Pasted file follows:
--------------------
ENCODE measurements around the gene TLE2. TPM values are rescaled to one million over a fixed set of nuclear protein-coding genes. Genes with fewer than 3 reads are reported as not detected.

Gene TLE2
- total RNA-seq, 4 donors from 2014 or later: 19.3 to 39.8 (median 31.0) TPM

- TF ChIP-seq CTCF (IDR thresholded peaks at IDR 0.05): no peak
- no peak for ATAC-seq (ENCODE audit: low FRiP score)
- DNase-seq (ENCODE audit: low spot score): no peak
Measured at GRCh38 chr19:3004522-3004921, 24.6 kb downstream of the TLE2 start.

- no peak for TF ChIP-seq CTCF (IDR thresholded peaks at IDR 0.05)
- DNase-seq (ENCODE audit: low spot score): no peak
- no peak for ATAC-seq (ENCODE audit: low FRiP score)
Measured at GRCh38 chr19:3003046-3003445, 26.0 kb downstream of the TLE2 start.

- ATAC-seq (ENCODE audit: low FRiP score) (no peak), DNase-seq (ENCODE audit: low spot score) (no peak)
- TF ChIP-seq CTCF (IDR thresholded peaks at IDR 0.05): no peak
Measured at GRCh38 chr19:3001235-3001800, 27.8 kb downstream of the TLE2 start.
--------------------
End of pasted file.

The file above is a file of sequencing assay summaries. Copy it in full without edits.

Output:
ENCODE measurements around the gene TLE2. TPM values are rescaled to one million over a fixed set of nuclear protein-coding genes. Genes with fewer than 3 reads are reported as not detected.

Gene TLE2
- total RNA-seq, 4 donors from 2014 or later: 19.3 to 39.8 (median 31.0) TPM

- TF ChIP-seq CTCF (IDR thresholded peaks at IDR 0.05): no peak
- no peak for ATAC-seq (ENCODE audit: low FRiP score)
- DNase-seq (ENCODE audit: low spot score): no peak
Measured at GRCh38 chr19:3004522-3004921, 24.6 kb downstream of the TLE2 start.

- no peak for TF ChIP-seq CTCF (IDR thresholded peaks at IDR 0.05)
- DNase-seq (ENCODE audit: low spot score): no peak
- no peak for ATAC-seq (ENCODE audit: low FRiP score)
Measured at GRCh38 chr19:3003046-3003445, 26.0 kb downstream of the TLE2 start.

- ATAC-seq (ENCODE audit: low FRiP score) (no peak), DNase-seq (ENCODE audit: low spot score) (no peak)
- TF ChIP-seq CTCF (IDR thresholded peaks at IDR 0.05): no peak
Measured at GRCh38 chr19:3001235-3001800, 27.8 kb downstream of the TLE2 start.